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Saturday, July 18, 2015

Inside an ISIL training camp, children are told: Behead the doll.

Inside an ISIL training camp, children are told: Behead the doll. (GulfNews).

Sanliurfa, Turkey: The children were each given a doll and a sword. Then they were lined up, more than 120 of them, and given their next lesson by their Daesh instructors: Behead the doll.

A 14-year-old who was among the line of abducted boys from Iraq’s Yazidi religious minority said at first he couldn’t cut it right - he chopped once, twice, three times.

“Then they taught me how to hold the sword, and they told me how to hit. They told me it was the head of the infidels,” the boy, renamed Yahya by his Daesh captors, recalled in an interview last week in northern Iraq, where he fled after escaping the Daesh training camp.

Dozens of young Yazidi boys like Yahya had a different fate: The Daesh sought to re-educate them. They forced them to convert to Islam from their ancient faith and tried to turn them into militant fighters.

It is part of a concerted effort by the extremists to build a new generation of militants, according to interviews with residents who fled or still live under Daesh in Syria and Iraq. The group is recruiting teens and children using gifts, threats, and brainwashing. Boys have been turned into executioners and suicide bombers. A Daesh video issued last week showed a boy beheading a Syrian soldier under an adult militant’s supervision. Last month, a video showed 25 children unflinchingly shooting 25 captured Syrian soldiers in the head.

In schools and mosques, militants infuse children with extremist doctrine, often turning them against their own parents. Fighters in the street befriend children with toys. Daesh training camps churn out the Ashbal, Arabic for “lion cubs,” child fighters for the “caliphate” that Daesh declared across its territory.

Recruit: Joining Daesh a certain death sentence “I am terribly worried about future generations,” said Abu Hafs Naqshabandi, a Syrian shaikh who runs religion classes for refugees in the Turkish city of Sanliurfa to counter Daesh ideology.

The indoctrination mainly targets Sunni children. In Daesh-held towns, militants show young people videos at street booths. They hold outdoor events for children, distributing soft drinks and candy - and propaganda.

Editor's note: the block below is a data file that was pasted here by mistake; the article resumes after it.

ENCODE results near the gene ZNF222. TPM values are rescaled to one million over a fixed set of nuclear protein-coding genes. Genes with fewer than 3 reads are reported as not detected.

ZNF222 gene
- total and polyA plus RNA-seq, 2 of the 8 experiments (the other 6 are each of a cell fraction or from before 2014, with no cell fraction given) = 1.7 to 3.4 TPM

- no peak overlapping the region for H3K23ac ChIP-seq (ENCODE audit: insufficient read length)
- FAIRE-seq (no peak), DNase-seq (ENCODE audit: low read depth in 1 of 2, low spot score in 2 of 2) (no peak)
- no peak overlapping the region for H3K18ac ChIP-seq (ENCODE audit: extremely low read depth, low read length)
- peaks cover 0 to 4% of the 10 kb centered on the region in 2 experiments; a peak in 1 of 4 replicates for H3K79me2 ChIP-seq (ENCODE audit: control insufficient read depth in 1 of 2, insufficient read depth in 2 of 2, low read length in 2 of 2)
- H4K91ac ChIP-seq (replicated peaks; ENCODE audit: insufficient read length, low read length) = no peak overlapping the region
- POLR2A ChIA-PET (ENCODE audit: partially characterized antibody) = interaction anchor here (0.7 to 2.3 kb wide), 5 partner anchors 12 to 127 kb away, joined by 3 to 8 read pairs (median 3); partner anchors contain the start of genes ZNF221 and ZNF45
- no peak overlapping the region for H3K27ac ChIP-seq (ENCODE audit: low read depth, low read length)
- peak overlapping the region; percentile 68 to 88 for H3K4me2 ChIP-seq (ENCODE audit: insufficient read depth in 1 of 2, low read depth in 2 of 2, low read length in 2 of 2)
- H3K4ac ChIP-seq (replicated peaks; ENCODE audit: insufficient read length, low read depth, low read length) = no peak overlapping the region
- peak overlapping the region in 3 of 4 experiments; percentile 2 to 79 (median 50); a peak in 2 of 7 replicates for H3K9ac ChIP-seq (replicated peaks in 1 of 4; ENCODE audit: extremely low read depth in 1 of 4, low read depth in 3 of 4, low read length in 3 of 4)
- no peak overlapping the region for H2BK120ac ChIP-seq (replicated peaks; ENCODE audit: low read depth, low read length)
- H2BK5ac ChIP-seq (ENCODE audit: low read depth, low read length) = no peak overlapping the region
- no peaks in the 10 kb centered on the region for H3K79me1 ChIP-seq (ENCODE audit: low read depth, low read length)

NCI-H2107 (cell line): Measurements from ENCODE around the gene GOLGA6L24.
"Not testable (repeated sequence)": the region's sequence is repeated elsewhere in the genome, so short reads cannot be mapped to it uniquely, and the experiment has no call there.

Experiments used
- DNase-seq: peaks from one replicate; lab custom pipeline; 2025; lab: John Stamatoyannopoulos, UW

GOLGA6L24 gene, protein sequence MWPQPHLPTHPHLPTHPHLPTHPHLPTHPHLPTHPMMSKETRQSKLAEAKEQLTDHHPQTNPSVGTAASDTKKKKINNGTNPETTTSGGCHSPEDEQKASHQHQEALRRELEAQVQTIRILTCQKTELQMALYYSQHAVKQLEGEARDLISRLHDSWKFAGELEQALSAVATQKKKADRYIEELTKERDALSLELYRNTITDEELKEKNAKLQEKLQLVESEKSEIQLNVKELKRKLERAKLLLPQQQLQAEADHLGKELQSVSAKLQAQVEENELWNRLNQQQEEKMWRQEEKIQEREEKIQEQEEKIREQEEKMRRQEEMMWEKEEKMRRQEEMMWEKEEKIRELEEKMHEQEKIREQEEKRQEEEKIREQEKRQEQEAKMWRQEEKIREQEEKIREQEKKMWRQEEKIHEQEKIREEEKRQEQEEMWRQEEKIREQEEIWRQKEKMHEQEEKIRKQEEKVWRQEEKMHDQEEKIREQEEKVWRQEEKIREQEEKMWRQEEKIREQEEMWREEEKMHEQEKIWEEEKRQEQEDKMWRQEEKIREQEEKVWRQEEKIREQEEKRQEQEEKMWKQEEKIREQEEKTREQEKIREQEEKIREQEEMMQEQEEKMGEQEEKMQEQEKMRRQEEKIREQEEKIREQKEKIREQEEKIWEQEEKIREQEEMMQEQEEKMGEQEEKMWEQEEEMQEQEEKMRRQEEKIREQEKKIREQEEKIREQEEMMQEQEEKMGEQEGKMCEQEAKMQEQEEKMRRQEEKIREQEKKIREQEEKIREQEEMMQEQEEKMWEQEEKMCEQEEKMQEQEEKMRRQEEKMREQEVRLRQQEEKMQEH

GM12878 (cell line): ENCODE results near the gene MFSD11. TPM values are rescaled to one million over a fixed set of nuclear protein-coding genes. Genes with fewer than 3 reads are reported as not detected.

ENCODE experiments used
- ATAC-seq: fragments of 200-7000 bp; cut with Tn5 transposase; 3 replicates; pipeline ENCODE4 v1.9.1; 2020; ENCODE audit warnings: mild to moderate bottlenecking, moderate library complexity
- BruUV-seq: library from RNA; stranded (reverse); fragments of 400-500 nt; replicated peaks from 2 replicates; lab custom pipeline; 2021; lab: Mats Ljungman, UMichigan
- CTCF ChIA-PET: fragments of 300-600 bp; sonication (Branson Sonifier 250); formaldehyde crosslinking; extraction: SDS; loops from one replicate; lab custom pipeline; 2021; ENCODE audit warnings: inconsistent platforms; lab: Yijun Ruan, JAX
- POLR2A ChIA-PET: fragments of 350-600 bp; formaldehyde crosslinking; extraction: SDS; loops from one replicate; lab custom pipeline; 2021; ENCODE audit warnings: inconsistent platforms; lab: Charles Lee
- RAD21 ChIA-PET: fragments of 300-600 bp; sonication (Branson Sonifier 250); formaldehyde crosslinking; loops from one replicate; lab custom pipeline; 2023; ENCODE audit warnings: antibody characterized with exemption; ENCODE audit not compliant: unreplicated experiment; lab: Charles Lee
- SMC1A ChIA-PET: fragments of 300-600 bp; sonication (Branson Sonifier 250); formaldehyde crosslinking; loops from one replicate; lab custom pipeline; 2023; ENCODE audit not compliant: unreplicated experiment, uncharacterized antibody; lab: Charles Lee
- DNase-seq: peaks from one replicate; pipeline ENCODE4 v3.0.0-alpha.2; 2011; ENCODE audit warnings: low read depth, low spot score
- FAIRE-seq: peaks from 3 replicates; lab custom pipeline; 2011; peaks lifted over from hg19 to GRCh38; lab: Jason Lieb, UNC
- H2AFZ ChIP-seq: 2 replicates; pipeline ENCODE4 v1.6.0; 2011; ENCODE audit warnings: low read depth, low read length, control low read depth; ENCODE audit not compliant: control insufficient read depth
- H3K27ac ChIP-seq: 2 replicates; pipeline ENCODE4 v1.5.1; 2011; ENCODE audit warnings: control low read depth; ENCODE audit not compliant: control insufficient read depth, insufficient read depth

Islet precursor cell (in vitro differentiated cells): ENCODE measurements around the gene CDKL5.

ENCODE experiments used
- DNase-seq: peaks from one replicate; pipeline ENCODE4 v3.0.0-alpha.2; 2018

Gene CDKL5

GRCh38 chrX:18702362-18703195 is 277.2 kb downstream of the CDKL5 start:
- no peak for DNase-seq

They tell adults, “We have given up on you, we care about the new generation,” said an anti-Daesh activist who fled the Syrian city of Raqqa, the caliphate’s de facto capital. He spoke on condition of anonymity to preserve the safety of relatives under Daesh rule.

With the Yazidis, whom Daesh considers heretics ripe for slaughter, the group sought to take another community’s youth, erase their past and replace it with radicalism.

Yahya, his little brother, their mother and hundreds of Yazidis were captured when Daesh seized the Iraqi town of Sulagh in August. They were taken to Raqqa, where the brothers and other Yazidi boys aged 8 to 15 were put in the Farouq training camp. They were given Muslim Arabic names to replace their Kurdish names. Yahya asked that his real name not be used for his and his family’s safety.

He spent nearly five months there, training 8 to 10 hours a day, including exercises, weapons drills and Quran studies. They told him Yazidis are “dirty” and should be killed, he said. They showed him how to shoot someone execution-style, from close range. The boys hit each other in some exercises. Yahya punched his 10-year-old brother, knocking out a tooth.

The trainer “said if I didn’t do it, he’d shoot me,” he said. “They ... told us it would make us tougher. They beat us everywhere.”

In a Daesh video of Farouq camp, boys in camouflage do calisthenics and shout slogans. An Daesh fighter says the boys have studied “jihad” so “in the coming days God Almighty can put them in the front lines to battle the infidels

Now in Dohuk, Yahya and his brother spend much of their time watching TV. They appear outgoing and social. But traces of their ordeal show. When his uncle handed Yahya a pistol, the boy deftly assembled and loaded it.

And he will never forget the videos of beheadings Daesh trainers showed the boys.

“I was scared when I saw that,” he said. “I knew I wouldn’t be able to behead someone like that. Even as an adult.” Read the full story here.

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